Need help understanding how people in operations think about a certain business challenge? How about procurement, marketing, or executive management? Ask people in those departments in your company to tell you about what they do and how they think. Request reading material that will give you a higher level of understanding. Then ask them to join you for lunch to discuss what you’ve learned. Not only will you be gaining valuable business acumen, you’ll also be creating relationships with people whose help you may need later on.

Find and develop tutors. You can reciprocate by giving them an education in how sales works. Believe me, they will be thrilled to teach and to learn.

4) Get Mentors

You probably have family members, neighbors, friends, or acquaintances that have expertise in some area of business. Most likely, these people would be happy to share their knowledge and understanding with you, if you ask.

Ask these people to mentor you and educate you in their areas of expertise. They will probably be flattered and excited to help you. Find two or three who know about a certain area of business and rotate your Friday lunch hour between these new mentors. Take notes on what you've learned from their experiences, their most important ideas, and their advice for learning more.

Don't be shy about reaching out for help. There are always people who are willing to educate you. You just have to ask.

5) Let the Client Teach You His Business

Your clients know their businesses backward and forward and will be more than happy to teach you about them.

A client may be able to share with you many aspects of the company's operations, including hiring employees (human resources); competing in markets (strategy, marketing); serving customers (operations, customer service); financial results and concerns (accounting, finance, strategy); and managing and leading employees (management and leadership).

Learning from your clients about their businesses is a working person's MBA. The practical knowledge and experience you gain can do much to help you create value for your dream clients.

In addition, your clients will be grateful that you are trying to understand their businesses and improve your general business acumen. That's because they know that your improved understanding can help them produce better and faster results.

Make a list of questions that you’d like to ask your clients about their businesses. Invite members of client teams to lunch and ask what they believe is important about their businesses.

I spent the better part of 10 years asking my clients to teach me their businesses. I asked about every area of their operations and told them very directly that I wanted to understand the business as well as they did. Later, after years of asking questions, I was able to ask questions that demonstrated my own developing expertise in their organization.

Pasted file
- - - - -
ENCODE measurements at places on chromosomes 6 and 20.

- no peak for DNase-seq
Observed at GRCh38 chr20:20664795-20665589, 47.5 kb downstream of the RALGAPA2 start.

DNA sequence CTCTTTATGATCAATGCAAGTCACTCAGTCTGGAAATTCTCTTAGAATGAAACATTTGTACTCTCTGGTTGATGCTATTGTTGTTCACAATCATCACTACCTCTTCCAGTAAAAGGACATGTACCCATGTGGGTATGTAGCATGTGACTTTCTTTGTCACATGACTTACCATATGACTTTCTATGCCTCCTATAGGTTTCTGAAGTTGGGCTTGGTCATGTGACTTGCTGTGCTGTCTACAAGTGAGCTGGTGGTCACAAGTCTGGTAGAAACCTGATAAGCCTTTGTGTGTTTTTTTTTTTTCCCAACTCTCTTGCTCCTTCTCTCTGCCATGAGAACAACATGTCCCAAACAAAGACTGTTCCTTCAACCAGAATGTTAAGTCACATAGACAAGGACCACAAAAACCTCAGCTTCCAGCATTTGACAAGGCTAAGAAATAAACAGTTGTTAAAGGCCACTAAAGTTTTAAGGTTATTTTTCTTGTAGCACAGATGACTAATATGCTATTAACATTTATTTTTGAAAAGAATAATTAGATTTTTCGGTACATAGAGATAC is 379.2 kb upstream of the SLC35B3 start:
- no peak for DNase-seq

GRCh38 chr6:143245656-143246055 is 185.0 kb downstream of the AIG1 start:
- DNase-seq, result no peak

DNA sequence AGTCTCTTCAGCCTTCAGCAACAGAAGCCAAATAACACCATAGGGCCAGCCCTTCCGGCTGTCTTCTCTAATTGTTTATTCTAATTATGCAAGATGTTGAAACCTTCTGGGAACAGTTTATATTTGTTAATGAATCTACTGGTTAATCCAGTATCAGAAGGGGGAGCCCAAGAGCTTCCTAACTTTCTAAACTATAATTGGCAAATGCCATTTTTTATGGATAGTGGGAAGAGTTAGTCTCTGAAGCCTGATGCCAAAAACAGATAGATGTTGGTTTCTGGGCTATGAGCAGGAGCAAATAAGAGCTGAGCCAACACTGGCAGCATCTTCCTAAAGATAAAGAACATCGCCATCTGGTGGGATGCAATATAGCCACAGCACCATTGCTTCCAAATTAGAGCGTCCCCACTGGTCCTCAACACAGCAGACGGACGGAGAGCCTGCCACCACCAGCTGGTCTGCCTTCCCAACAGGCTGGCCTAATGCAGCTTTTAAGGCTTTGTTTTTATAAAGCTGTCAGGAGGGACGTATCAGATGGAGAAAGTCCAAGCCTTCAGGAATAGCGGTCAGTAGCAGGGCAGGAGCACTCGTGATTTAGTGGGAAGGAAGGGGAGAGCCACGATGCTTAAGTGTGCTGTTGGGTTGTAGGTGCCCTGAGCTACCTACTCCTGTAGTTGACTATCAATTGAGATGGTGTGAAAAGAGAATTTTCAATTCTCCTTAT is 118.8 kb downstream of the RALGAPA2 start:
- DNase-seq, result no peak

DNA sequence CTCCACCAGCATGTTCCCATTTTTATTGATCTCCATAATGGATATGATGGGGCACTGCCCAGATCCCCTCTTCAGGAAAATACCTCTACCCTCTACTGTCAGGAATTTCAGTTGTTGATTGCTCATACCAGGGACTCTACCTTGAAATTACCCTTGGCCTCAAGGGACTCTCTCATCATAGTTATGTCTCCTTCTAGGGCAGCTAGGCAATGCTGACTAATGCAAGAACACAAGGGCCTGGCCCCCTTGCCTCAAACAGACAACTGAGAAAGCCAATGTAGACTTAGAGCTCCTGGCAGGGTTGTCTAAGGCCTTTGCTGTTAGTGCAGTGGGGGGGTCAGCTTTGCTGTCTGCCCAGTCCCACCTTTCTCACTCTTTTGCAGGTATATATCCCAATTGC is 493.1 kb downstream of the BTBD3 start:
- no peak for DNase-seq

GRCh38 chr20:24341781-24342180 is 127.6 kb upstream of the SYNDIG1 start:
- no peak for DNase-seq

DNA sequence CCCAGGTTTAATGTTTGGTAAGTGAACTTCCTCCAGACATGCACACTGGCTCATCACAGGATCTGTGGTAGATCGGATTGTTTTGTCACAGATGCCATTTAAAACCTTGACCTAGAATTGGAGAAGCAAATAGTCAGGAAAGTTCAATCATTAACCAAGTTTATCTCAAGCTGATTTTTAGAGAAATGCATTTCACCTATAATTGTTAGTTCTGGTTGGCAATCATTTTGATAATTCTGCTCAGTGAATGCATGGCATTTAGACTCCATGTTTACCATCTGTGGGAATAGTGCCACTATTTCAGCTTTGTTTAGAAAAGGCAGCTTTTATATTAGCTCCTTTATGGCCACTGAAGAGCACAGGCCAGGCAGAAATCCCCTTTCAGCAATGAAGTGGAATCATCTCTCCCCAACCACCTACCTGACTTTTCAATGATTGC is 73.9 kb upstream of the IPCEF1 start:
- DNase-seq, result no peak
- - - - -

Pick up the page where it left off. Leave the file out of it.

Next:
6) Write Down What You Learn

Keeping track of the lessons you learn is a great way to educate yourself. Make notes about important ideas, where and when you became acquainted with them, and riff on how your new knowledge might be useful to you and your clients.

The act of writing not only helps you remember, it also encourages you to think about what you have learned. And thinking, of course, deepens your understanding.

If you take notes on your computer or tablet, go back through your notes, highlight different passages, and add your comments and thoughts. Doing so will bring you greater clarity and help you remember what you’ve learned. Reviewing what you have learned once a quarter will not only make what you learned actionable, it will also help you generate new ideas.

7) Get a Formal Education

This is the only one of the seven ideas that costs more than a few bucks -- and if you are willing to devote the necessary money, time, and mental energy, the university experience can be fun, exciting, and extremely rewarding in building your business acumen. Consider an MBA, extension classes, certificate programs, a master’s degree in some aspect of business, or even a bachelor’s degree.

Before you even show up for your first class, you will be given a reading list. So by the time you get there, you'll have had time to think about what you've read and be able to discuss the topics covered with your classmates. There is nothing more invigorating than banging around ideas with a group of thoughtful people who have just read the same books you have.

Can't afford an MBA? Don't worry. Your local community college offers classes in business, finance, accounting, writing, and a host of other subjects, all of which can enhance your business acumen.

And, of course, if you truly work the first six ways of improving your business acumen, you'll have the equivalent of an informal MBA.

Excerpted from The Only Sales Guide You’ll Ever Need by Anthony Iannarino with permission of Portfolio, an imprint of Penguin Publishing Group, a division of Penguin Random House LLC. Copyright © Anthony Iannarino, 2016.

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Topics: Business Acumen